Spain’s water shortage to get worse
The OECD warns that Spain will face the most dramatic water shortages in the European Union. The international organization sees a bleak outlook in which climate change will reduce rainfall and hurt agriculture and other industries (read: car washes).
More and more villages in southern Spain are expanding their water restrictions because of the ongoing drought. On the Costa del Sol, swimming pools are no longer allowed to be filled, while many municipalities are closing their water distribution at night. Consumers are not allowed to wash their cars at home or on the street. They can only do so at official car washes where the water is recycled.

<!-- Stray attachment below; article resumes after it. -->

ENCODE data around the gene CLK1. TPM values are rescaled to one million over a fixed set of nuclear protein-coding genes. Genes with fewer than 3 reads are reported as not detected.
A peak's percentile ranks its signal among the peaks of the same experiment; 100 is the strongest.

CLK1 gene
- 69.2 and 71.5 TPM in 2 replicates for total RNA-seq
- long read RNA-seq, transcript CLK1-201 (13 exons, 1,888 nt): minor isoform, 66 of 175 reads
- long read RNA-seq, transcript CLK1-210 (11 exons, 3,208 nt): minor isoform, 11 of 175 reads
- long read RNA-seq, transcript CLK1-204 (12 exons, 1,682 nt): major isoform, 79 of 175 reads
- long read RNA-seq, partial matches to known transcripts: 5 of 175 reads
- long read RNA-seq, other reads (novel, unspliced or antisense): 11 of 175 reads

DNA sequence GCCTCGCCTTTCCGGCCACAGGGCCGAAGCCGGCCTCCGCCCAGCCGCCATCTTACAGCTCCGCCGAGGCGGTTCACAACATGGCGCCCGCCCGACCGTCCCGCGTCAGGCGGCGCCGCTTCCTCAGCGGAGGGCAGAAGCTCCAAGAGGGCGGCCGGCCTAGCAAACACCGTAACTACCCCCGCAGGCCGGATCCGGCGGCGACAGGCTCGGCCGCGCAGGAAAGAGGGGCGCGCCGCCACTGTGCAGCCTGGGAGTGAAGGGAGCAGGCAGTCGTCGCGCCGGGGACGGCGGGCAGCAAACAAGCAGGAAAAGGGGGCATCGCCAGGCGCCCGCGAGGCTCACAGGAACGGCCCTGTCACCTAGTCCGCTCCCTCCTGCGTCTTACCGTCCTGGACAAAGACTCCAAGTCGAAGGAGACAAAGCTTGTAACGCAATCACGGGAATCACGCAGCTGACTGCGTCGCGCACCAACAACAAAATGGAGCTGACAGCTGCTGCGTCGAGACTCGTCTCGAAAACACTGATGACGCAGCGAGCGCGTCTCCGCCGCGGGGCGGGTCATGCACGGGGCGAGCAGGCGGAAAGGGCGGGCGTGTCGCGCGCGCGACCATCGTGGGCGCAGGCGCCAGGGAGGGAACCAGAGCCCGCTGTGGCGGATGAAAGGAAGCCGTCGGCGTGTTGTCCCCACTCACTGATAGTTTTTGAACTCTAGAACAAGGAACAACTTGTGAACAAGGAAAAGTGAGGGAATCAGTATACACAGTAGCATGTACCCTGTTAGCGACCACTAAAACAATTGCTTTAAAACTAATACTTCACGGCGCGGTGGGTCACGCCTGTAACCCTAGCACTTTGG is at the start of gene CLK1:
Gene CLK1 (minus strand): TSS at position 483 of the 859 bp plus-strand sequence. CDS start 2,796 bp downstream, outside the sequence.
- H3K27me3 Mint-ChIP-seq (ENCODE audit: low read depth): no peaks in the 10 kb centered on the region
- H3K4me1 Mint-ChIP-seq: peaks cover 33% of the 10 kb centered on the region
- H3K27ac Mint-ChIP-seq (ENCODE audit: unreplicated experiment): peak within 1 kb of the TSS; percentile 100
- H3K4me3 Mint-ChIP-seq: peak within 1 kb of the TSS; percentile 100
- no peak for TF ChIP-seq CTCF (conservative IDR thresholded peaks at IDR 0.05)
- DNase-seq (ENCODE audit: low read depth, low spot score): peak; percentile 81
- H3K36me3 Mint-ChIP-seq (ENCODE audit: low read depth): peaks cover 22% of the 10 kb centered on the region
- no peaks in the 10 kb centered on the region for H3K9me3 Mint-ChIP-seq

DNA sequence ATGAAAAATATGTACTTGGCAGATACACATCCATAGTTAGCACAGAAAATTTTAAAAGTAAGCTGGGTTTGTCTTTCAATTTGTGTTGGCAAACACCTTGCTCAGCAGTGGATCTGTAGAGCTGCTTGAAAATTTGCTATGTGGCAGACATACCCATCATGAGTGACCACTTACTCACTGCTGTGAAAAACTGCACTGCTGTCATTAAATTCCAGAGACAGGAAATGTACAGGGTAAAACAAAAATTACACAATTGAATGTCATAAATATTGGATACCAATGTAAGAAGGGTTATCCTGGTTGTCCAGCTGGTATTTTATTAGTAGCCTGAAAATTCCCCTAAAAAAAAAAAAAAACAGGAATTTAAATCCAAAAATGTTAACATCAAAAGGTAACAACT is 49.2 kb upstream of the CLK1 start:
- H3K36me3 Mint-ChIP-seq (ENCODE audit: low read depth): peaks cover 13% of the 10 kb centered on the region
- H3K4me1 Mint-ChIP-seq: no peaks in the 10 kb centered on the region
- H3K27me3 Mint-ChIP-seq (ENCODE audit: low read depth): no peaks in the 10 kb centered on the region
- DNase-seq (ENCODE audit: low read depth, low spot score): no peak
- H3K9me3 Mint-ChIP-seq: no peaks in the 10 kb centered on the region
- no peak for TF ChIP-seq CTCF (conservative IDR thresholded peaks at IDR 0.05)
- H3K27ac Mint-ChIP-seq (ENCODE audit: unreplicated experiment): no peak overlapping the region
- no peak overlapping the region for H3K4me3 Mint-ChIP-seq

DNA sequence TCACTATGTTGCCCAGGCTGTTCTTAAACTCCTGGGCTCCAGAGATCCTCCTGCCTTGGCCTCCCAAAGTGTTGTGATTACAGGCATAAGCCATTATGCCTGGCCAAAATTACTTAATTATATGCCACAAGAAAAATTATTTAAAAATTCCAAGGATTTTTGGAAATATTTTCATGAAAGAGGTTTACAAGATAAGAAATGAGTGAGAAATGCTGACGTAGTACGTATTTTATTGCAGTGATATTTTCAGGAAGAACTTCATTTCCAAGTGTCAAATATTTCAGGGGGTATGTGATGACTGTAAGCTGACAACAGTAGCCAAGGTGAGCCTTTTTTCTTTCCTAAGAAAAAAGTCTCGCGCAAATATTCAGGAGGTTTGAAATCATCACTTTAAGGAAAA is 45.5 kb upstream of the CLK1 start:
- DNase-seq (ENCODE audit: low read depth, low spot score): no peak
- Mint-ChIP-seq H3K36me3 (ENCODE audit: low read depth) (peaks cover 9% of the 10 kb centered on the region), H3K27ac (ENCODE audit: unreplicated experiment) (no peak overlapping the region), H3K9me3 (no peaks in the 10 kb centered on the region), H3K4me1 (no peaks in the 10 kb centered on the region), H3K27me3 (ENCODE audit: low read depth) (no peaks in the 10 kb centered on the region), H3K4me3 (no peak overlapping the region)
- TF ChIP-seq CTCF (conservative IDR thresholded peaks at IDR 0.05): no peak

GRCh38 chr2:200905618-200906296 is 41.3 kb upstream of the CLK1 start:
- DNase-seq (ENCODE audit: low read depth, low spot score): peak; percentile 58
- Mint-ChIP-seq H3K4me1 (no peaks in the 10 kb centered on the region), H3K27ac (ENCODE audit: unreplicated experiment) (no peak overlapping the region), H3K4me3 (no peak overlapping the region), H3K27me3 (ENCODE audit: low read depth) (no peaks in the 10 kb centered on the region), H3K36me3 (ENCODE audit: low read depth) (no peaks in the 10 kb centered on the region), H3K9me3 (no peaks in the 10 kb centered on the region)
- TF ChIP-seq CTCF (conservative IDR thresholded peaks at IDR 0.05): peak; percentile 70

The latest OECD report paints a grim picture of the future. Spain is already one of the three OECD countries with severe water stress. And it is likely to remain so until 2055, the report predicts. The country will have the most dramatic water shortage in the European Union.
This is likely to have serious implications for car washing in the future, making it all the more important to reduce and recycle the water we use.
Agriculture is by far the largest consumer of water in Spain. Agriculture consumes almost 80% of the water, so the drought will have serious consequences for farmers.
Currently, temperatures are way above average in Spain. Later this week it can get as hot as 47 degrees Celcius (117 degrees in Fahrenheit) in Sevilla.